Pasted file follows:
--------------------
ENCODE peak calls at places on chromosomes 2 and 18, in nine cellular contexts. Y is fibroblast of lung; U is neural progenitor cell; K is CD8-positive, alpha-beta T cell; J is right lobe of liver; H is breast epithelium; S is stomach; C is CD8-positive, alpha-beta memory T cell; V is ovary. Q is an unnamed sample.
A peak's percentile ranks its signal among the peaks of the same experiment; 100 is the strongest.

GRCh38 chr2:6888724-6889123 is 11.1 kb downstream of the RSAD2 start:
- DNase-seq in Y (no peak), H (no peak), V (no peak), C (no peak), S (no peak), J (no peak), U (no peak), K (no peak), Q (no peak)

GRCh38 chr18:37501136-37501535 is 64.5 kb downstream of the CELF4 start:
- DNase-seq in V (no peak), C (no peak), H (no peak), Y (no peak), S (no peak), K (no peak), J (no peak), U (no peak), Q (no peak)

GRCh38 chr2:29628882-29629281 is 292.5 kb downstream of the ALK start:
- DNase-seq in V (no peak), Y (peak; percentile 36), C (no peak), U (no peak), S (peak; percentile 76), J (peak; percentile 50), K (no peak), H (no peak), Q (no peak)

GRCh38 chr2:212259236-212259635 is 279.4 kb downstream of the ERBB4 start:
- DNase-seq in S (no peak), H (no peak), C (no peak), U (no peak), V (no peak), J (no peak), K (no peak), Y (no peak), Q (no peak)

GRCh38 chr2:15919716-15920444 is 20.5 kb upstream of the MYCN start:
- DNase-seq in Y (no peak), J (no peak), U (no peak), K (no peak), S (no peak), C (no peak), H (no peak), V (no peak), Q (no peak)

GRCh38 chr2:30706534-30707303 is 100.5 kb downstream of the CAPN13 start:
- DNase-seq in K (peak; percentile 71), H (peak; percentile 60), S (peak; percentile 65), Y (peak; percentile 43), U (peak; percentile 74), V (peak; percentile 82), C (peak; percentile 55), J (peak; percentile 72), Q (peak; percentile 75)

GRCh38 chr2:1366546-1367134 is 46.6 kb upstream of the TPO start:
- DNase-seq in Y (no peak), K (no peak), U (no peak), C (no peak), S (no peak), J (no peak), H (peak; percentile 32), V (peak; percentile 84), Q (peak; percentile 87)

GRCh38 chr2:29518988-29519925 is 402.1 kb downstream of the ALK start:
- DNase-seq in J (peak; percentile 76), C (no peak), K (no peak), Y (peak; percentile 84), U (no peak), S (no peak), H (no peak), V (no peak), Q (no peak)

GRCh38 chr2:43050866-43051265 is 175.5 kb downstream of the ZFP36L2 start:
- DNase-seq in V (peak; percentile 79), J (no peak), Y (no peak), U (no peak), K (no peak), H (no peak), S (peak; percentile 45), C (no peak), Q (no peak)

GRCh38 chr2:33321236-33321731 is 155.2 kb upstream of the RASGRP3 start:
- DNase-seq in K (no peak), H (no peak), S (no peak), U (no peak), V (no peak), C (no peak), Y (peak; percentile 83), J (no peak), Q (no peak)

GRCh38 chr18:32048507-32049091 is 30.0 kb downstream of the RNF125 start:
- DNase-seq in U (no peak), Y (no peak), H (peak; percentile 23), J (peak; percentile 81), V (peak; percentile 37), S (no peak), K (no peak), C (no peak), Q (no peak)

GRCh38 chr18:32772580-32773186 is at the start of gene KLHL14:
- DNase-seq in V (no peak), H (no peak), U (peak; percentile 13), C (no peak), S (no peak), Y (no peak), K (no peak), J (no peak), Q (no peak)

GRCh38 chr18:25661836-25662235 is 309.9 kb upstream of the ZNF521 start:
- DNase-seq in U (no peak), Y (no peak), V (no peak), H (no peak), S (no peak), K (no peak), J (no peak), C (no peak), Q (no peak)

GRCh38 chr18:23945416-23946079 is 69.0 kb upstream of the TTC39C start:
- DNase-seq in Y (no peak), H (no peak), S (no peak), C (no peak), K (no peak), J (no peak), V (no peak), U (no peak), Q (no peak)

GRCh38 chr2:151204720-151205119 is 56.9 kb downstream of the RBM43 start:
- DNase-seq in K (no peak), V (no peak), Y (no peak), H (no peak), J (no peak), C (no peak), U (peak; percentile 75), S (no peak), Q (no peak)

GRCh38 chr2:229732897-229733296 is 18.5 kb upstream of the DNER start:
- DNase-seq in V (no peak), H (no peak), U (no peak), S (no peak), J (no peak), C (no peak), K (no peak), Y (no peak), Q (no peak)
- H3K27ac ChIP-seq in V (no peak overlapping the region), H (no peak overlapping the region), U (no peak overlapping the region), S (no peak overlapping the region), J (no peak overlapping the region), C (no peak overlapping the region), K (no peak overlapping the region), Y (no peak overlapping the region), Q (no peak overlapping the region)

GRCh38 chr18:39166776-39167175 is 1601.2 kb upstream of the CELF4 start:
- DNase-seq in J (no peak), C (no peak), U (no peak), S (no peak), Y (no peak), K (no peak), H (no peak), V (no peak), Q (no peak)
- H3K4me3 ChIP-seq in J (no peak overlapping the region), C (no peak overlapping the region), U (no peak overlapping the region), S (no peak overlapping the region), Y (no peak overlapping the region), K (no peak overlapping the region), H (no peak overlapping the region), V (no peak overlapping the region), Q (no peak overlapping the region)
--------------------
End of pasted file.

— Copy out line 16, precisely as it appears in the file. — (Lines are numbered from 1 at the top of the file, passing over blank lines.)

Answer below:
- DNase-seq in Y (no peak), K (no peak), U (no peak), C (no peak), S (no peak), J (no peak), H (peak; percentile 32), V (peak; percentile 84), Q (peak; percentile 87)